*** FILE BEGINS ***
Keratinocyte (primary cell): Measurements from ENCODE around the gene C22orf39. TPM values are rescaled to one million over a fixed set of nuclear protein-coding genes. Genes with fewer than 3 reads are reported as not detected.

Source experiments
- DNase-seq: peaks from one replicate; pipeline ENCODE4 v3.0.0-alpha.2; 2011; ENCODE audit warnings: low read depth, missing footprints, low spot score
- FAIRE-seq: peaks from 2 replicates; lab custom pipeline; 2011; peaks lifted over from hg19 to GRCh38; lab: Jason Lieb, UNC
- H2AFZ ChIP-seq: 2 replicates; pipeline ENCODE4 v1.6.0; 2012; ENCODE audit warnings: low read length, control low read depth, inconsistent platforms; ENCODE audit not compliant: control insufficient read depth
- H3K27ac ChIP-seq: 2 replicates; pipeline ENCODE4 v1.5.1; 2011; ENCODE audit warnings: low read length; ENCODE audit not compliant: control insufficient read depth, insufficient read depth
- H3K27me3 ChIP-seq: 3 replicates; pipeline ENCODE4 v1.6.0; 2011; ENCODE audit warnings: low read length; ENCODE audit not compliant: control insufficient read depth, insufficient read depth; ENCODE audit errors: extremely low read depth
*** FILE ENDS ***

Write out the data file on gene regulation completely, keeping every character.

Keratinocyte (primary cell): Measurements from ENCODE around the gene C22orf39. TPM values are rescaled to one million over a fixed set of nuclear protein-coding genes. Genes with fewer than 3 reads are reported as not detected.

Source experiments
- DNase-seq: peaks from one replicate; pipeline ENCODE4 v3.0.0-alpha.2; 2011; ENCODE audit warnings: low read depth, missing footprints, low spot score
- FAIRE-seq: peaks from 2 replicates; lab custom pipeline; 2011; peaks lifted over from hg19 to GRCh38; lab: Jason Lieb, UNC
- H2AFZ ChIP-seq: 2 replicates; pipeline ENCODE4 v1.6.0; 2012; ENCODE audit warnings: low read length, control low read depth, inconsistent platforms; ENCODE audit not compliant: control insufficient read depth
- H3K27ac ChIP-seq: 2 replicates; pipeline ENCODE4 v1.5.1; 2011; ENCODE audit warnings: low read length; ENCODE audit not compliant: control insufficient read depth, insufficient read depth
- H3K27me3 ChIP-seq: 3 replicates; pipeline ENCODE4 v1.6.0; 2011; ENCODE audit warnings: low read length; ENCODE audit not compliant: control insufficient read depth, insufficient read depth; ENCODE audit errors: extremely low read depth